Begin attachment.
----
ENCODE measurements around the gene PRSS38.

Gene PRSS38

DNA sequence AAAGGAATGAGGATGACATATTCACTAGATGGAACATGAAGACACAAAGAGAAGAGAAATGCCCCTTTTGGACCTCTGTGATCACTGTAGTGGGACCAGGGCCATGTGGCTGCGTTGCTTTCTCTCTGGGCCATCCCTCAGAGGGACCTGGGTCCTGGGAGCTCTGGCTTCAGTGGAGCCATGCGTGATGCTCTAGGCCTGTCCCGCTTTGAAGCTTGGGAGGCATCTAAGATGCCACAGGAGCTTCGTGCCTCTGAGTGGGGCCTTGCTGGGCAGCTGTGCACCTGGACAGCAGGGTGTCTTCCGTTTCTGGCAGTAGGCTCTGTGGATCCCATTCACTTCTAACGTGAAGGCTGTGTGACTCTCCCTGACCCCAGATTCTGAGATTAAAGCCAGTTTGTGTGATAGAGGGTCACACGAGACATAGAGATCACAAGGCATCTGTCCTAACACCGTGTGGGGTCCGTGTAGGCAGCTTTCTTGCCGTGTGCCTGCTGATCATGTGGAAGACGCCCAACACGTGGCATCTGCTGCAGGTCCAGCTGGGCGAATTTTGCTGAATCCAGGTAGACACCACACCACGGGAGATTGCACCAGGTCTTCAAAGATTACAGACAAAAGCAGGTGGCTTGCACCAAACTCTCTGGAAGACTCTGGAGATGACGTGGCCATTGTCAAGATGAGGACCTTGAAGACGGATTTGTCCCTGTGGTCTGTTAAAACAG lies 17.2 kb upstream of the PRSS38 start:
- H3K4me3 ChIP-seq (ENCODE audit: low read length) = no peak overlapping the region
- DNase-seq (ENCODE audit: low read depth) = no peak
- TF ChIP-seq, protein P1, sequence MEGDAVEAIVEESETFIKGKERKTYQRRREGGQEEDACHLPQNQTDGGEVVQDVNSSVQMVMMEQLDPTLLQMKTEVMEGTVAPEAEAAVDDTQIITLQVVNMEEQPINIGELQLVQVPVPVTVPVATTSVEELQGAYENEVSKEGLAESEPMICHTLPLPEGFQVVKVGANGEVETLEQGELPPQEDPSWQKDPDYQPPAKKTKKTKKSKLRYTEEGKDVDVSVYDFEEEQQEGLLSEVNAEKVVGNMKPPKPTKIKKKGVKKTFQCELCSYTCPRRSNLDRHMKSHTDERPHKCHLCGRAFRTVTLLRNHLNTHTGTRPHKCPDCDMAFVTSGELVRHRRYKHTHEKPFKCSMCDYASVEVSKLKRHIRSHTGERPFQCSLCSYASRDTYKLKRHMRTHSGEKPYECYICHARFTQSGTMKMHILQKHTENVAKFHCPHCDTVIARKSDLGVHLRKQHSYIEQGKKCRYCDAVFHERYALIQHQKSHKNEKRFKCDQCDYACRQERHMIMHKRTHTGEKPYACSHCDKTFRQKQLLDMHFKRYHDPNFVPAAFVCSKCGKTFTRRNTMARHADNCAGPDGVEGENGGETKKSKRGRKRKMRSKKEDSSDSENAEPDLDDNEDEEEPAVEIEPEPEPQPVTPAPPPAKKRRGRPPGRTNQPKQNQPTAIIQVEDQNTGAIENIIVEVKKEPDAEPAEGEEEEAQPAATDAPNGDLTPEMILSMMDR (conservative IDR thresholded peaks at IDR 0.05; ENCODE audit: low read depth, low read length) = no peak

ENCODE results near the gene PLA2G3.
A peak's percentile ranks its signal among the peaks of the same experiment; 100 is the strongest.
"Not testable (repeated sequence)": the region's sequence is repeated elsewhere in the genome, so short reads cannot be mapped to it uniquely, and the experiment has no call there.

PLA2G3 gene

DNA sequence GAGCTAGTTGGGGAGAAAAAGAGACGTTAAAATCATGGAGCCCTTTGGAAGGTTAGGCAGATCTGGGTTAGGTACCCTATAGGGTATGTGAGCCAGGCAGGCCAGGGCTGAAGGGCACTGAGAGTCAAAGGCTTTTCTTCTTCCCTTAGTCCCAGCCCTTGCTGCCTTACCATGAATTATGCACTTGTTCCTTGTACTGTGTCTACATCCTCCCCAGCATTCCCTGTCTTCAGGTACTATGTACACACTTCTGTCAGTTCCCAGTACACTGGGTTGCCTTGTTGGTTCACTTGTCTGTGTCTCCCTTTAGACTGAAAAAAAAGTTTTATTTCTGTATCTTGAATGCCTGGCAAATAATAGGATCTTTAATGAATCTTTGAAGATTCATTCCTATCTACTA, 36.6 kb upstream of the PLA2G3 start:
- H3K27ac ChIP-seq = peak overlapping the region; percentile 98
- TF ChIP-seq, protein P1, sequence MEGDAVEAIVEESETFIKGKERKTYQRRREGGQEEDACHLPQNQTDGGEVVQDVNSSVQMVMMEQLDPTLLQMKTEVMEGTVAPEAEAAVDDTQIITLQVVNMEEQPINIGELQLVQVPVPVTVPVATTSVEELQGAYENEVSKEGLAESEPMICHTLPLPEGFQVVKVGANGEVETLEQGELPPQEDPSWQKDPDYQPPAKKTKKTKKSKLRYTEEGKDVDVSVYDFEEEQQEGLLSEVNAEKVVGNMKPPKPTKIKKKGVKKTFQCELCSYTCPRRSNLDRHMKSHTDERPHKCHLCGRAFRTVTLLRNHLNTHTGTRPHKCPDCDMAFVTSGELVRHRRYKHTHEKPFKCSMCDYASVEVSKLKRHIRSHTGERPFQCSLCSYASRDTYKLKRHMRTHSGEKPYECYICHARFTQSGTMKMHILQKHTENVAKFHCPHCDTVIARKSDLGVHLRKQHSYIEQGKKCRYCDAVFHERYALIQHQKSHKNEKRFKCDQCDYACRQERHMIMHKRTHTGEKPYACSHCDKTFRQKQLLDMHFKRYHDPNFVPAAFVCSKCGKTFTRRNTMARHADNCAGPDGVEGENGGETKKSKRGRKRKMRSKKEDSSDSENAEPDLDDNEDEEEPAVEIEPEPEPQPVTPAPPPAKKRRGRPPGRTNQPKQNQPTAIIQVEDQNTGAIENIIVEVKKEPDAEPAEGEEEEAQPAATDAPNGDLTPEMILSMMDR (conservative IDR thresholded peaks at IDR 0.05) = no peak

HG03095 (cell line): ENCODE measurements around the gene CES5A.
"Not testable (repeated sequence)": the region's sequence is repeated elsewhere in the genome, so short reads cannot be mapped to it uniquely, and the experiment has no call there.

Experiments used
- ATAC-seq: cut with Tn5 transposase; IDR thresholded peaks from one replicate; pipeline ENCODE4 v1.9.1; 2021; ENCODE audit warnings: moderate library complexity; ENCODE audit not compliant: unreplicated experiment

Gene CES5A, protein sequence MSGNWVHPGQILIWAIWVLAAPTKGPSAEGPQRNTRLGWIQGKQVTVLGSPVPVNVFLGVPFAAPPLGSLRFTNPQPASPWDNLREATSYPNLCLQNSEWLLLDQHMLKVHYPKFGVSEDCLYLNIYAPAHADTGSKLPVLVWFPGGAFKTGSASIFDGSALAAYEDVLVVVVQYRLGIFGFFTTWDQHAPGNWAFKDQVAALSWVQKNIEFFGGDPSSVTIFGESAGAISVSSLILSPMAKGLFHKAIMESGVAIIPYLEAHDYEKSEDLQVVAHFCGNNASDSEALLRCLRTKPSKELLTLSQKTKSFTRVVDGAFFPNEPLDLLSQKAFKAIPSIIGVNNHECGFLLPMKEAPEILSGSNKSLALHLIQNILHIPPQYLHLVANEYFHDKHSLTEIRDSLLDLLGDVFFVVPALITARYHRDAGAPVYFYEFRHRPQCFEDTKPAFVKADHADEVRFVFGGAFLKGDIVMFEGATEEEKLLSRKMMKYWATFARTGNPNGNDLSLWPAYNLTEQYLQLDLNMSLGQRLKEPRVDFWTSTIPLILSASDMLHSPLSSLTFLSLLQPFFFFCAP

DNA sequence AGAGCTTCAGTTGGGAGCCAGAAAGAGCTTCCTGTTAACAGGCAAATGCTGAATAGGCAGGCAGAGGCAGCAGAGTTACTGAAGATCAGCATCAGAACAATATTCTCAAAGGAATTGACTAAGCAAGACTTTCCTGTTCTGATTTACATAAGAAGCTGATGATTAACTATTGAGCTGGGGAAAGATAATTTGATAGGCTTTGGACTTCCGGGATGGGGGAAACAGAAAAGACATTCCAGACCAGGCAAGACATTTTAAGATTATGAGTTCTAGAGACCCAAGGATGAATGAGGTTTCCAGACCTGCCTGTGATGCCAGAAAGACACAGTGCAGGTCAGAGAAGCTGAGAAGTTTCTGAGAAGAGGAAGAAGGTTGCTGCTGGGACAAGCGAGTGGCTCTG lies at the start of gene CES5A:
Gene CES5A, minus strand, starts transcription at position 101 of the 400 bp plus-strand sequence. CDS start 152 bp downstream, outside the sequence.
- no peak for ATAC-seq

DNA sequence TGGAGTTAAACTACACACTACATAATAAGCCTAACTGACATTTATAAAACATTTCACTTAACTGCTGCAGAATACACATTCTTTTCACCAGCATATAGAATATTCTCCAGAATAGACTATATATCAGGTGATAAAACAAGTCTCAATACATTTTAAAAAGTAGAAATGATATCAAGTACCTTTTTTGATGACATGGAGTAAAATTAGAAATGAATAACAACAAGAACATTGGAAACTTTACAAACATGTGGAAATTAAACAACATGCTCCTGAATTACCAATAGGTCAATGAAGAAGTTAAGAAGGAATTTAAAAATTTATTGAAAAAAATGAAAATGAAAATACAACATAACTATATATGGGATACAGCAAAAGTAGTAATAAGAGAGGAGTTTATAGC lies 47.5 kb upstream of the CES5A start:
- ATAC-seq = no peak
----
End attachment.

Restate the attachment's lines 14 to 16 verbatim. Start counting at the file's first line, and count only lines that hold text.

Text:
HG03095 (cell line): ENCODE measurements around the gene CES5A.
"Not testable (repeated sequence)": the region's sequence is repeated elsewhere in the genome, so short reads cannot be mapped to it uniquely, and the experiment has no call there.

Experiments used